Creating Societies #amwriting

I write in many different worlds with widely varying levels of technology and forms of government. When I first began writing, I was woefully ignorant about many things, but I knew it was important to create a solid feeling of reality in any fantasy world. My first efforts were less than good, but as time went on and I read the works of other authors, and played certain, world-heavy video games, I learned how important creating a sense of depth is in world building.

We all know the importance of giving depth to the physical setting of your story. The environment must be absolutely clear in your mind. But the society your characters inhabit is just as important as his physical world–how they live in that environment a key component of world building.

You achieve depth in a society by creating layers. What those layers are is listed below, but key is in how you apply the layers. The society must be there in YOUR mind, rock solid and with no apologies. The reader doesn’t need to know the details or the history, only that it is.

The World of Neveyah was originally invented as the setting for an anime-based platform-style RPG (Role Playing Game) that was never built. We intended to create a Final Fantasy style world and game, but the tech crash happened, and the game didn’t materialize.

However, I had retained the rights to my maps, my characters, and my story line—which eventually became the Tower of Bones series. Mountains of the Moon is the original story that the series grew out of, although it was the fourth book to be completed and published.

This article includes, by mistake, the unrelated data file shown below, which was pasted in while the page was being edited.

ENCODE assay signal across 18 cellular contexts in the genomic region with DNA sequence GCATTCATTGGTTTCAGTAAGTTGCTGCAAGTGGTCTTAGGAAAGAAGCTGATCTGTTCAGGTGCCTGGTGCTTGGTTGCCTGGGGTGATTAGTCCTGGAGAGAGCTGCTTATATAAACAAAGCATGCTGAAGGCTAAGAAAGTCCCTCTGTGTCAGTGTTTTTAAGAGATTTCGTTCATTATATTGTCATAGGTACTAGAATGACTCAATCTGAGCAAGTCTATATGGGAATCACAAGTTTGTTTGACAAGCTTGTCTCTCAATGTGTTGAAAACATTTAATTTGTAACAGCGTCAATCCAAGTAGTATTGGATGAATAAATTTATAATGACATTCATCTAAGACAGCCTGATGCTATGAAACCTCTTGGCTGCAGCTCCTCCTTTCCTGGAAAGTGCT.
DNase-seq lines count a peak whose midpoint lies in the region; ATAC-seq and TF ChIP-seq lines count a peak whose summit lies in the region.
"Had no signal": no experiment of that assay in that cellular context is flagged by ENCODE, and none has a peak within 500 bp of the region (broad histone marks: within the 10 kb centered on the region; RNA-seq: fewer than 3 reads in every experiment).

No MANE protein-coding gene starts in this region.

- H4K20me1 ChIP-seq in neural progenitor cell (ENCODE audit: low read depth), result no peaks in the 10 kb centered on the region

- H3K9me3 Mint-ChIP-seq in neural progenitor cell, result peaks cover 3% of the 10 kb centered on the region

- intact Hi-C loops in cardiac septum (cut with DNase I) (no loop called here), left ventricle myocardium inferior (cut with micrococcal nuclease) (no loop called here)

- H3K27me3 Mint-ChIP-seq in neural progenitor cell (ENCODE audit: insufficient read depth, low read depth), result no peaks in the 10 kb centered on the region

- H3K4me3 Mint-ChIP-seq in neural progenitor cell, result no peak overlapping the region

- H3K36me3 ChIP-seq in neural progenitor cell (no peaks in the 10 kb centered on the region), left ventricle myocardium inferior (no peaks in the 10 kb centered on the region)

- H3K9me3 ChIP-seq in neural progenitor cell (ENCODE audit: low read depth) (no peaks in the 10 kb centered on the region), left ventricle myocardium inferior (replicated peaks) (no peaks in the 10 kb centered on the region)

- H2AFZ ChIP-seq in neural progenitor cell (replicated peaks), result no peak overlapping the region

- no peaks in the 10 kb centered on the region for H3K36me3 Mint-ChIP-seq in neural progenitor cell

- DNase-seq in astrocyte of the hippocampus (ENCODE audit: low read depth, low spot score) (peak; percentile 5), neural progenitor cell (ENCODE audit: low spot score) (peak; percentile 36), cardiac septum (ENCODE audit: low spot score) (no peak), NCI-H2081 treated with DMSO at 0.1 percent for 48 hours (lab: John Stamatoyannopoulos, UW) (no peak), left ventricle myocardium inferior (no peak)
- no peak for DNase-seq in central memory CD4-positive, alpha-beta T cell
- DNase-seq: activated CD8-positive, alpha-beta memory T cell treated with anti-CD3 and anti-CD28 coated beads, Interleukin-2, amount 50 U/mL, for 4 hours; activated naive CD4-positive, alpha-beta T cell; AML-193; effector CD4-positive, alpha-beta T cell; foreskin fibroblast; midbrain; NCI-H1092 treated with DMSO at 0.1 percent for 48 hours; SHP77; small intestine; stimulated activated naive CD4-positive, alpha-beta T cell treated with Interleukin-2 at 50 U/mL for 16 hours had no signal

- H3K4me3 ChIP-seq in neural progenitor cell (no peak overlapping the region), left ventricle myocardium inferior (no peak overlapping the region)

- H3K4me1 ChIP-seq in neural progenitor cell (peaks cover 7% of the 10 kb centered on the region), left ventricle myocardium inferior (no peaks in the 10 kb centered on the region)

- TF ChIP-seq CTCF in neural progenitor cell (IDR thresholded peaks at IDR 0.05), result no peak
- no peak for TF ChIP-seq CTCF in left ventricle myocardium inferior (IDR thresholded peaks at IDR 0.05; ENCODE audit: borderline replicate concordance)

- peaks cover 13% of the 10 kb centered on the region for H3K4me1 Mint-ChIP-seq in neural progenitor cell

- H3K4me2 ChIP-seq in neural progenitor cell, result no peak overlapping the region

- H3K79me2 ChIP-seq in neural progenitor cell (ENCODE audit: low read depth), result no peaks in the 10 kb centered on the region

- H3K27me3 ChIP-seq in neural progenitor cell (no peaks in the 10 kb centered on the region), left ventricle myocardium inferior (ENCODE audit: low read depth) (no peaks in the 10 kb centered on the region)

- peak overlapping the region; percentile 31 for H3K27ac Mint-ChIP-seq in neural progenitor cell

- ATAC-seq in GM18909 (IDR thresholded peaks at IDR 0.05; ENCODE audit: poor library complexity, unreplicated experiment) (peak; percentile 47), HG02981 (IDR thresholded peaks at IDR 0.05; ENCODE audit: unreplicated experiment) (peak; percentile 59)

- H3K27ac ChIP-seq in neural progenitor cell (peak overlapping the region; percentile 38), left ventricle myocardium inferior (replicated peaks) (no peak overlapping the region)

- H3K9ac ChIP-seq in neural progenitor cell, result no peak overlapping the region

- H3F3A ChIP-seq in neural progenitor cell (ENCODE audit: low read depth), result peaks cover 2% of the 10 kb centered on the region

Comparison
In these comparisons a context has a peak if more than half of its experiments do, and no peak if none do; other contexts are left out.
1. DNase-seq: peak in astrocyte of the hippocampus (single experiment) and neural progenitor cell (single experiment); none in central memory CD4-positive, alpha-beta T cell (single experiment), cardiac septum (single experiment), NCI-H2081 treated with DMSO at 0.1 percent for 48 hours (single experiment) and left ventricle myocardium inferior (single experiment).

In a large console/computer RPG, world-building is critical. When you look at the great games that are considered classics, you find one commonality: Whether the classic game is a Platform game, ‎a Beat ’em up game, ‎a Shooter game, ‎a Stealth game, or an MMO game—they all have memorable worlds and deep, involving story lines.

What I originally did for the game was to write the story of the community my protagonist grew up in, a word-picture of that world and how the environment shaped their society. I made a list of questions about the society and the answers formed the picture of Wynn’s world and his place in it.

With that done, I set it aside, to use as reference material when I need to know how a particular character would react in a given situation. This is the method I still use today when I create a new world.

I have posted the following lists before, so if you have already seen them, thank you for stopping by!

Society is always composed of many layers and classes. How is your society divided? Who has the wealth? are there

  • Nobility?
  • A servant class?
  • A merchant class
  • A large middle class?
  • Who makes up the poorest class?
  • Who has the power, men, women—or is it a society based on mutual respect?

Do they have a written language? This is really important if you are setting your people in a medieval world or in a really low-tech society because it determines how knowledge is passed on. Low-tech generally equals an oral tradition.

  • How are people educated?
  • Who is allowed to learn to read and write?